Project Hail Mary: a book review

Well I have thoroughly enjoyed returning to reading fiction this week with the latest offering from my non-resolution Christmas book pile, Project Hail Mary by Andy Weir. The last of my fiction choices from the Christmas pile, I have only three (!!) more books to get through on the Christmas list before I can get started on the rather large pile of books I have definitely not bought since…

For my next book choice, it is probably the most unusual choice in the pile, Sherlock Holmes Escape Room Puzzles. I love to have a puzzle or two to keep the grey cells ticking over (I can even enjoy spending an hour watching other people completing sudoku puzzles) so I am sure this book will be good fun. I do have a caveat however, if I get stuck with the puzzles, I might decide to skip sections or abandon the book entirely. As much as I enjoy solving puzzles, I don’t want to spend weeks and weeks on my next book choice.

First things first, let us delve once more into a fictional world (and while I have tried to avoid them, fair warning there could be SPOILERS ahead)!

Project Hail Mary

My rating: ⭐️⭐️⭐️

I was vaguely aware of Andy Weir before being bought this book for Christmas. Like a lot of people, I had seen the movie The Martian and thoroughly enjoyed it. I had not however gotten round to reading the book, so Project Hail Mary was my first foray into Weir’s work.

Told in the first person, Project Hail Mary tells the story of an amnesiac astronaut seemingly lost in space and with no idea how he found himself there. Through a combination of good luck and well timed flashbacks, the astronaut begins to recall some of the details of his past life and mission, before the challenges ahead of him become painfully clear.

As with Weir’s previous work (so I am led to believe), Project Hail Mary attempts to stay true to the reality of the physical Universe we live in and science as we currently understand it. There are no warp drives or lightsabers for fans of more speculative science fiction, but the inclusion of realistic physics (pitched seemingly at just about my level of understanding to boot) gave the story a very realistic feel, despite some of the more fantastical elements of the plot. And while there is a liberal sprinkling of deus ex machina throughout the book, I did not feel the plot suffered unduly as a result. This is a science fictional world after all, a little bit of belief needs suspending to enjoy the ride.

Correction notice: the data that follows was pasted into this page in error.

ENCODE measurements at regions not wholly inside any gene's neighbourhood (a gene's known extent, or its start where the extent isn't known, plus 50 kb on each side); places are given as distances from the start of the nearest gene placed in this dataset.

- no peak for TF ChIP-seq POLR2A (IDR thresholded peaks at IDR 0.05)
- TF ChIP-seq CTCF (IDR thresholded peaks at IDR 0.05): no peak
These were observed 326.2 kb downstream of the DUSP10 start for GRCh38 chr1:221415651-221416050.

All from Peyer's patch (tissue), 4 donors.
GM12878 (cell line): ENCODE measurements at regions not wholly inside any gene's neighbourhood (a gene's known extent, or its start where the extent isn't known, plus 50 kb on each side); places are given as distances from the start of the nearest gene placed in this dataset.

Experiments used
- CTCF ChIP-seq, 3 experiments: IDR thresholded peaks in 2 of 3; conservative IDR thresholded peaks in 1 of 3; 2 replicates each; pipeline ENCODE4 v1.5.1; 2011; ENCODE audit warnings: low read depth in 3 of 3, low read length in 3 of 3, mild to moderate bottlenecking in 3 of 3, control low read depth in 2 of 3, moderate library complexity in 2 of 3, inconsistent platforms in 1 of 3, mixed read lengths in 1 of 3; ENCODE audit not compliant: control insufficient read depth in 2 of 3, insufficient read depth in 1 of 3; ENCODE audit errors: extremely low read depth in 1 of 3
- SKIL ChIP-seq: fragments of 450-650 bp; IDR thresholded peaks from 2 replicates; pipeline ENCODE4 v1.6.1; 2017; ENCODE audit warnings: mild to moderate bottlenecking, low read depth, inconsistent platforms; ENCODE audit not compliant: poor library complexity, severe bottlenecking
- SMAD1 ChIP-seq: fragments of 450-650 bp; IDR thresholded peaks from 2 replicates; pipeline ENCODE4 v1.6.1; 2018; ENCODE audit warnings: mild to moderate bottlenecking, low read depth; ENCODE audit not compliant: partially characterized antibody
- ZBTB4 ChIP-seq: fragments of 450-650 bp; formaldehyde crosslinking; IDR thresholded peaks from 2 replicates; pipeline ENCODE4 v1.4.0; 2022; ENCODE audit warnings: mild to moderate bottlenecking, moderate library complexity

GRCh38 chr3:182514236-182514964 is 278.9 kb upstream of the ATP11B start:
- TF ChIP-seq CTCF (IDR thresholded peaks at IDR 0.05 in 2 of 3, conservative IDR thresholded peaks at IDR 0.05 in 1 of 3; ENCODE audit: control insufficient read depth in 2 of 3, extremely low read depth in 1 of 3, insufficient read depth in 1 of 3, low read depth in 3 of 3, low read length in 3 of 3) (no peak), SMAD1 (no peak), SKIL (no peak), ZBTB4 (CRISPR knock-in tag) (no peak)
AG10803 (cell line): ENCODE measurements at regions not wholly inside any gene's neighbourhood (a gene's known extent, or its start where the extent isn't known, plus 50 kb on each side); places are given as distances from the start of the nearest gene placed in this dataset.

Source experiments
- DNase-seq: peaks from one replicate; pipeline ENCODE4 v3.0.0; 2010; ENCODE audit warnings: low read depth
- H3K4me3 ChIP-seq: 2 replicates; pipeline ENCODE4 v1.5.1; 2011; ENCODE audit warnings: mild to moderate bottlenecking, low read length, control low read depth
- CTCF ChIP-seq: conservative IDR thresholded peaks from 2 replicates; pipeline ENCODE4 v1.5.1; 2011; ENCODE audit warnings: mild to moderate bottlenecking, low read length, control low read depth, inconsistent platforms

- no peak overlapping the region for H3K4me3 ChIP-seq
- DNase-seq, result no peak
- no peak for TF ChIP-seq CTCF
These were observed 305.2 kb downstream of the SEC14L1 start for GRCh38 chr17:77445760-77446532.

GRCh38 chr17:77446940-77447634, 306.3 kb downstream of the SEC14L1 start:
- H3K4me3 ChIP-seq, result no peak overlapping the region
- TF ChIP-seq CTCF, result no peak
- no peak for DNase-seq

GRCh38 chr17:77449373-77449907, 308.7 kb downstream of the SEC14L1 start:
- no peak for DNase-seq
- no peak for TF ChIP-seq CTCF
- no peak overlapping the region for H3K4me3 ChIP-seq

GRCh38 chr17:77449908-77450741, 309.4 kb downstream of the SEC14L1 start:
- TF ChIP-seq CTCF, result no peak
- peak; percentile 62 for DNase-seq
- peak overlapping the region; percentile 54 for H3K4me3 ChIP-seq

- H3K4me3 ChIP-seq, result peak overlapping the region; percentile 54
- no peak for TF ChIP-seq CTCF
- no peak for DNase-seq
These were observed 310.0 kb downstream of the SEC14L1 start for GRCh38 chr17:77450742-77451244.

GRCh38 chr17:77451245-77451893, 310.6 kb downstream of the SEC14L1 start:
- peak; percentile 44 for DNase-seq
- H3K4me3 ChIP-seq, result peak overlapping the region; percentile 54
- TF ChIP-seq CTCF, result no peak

At this point, you are probably wondering why I have give the book only three stars. Unfortunately, there are two downsides (and one is a doozy) which I think are sufficient to knock a star or two off, and I will discuss them a little more below.

What I really liked

  1. The realistic science is definitely the strongest point in this book. Nothing happens fast over the distances covered in space, and while the narrative jumps forwards to avoid the tedium of describing day after day of drudgery between moments of excitement, Weir goes to great lengths to make sure he mentions the time gaps involved.
  2. I really enjoyed the plot of this book. It did not go anywhere remotely near where I expected it to, granted having only read the blurb and seen The Martian, but it felt all the better for this. I don’t think there is anyway to guess the ending even half way through the book, and I liked the mystery as the plot wound it’s way to a conclusion,

The less good bits

  1. The biggest issue I had with Project Hail Mary is the lazy national and racial stereotypes. Russians are always drunk or drinking, the Southern US black man calls everyone by their title (even the woman he is sleeping with), the Chinese astronaut is overly formal and polite, and of course the American protagonist/hero is the only person with any real character and depth. All the book was missing was an Arab terrorist and a posh Englishman in a bowler hat to complete the set. Project Hail Mary was published in 2021, and I would have hoped we had moved past major works getting published with such tired tropes, but apparently not.
  2. Less of an issue but still irritating, the amnesiac narrator relearning their past at the same time as the reader. This might be more of a personal bugbear, but I prefer my narrator to be omniscient, even if they keep information from my until the relevant point of the plot.


Project Hail Mary is an very good, close to realistic sci-fi novel which I definitely enjoyed reading, but the inclusion of tired stereotypes and the irritating narrator stopped me loving it.

Who should read this book? Fans of The Martian, or other more realistic sci-fi works like The Expanse will almost certainly enjoy this book. People looking for a more culturally diverse read should probably give this one a miss.

Have you read Project Hail Mary or got it on the TBR pile? What did you think of the book? Did you find the stereotypes as disappointing as I did? Will you read more of Weir’s works? Let me know your thoughts in the comments below.

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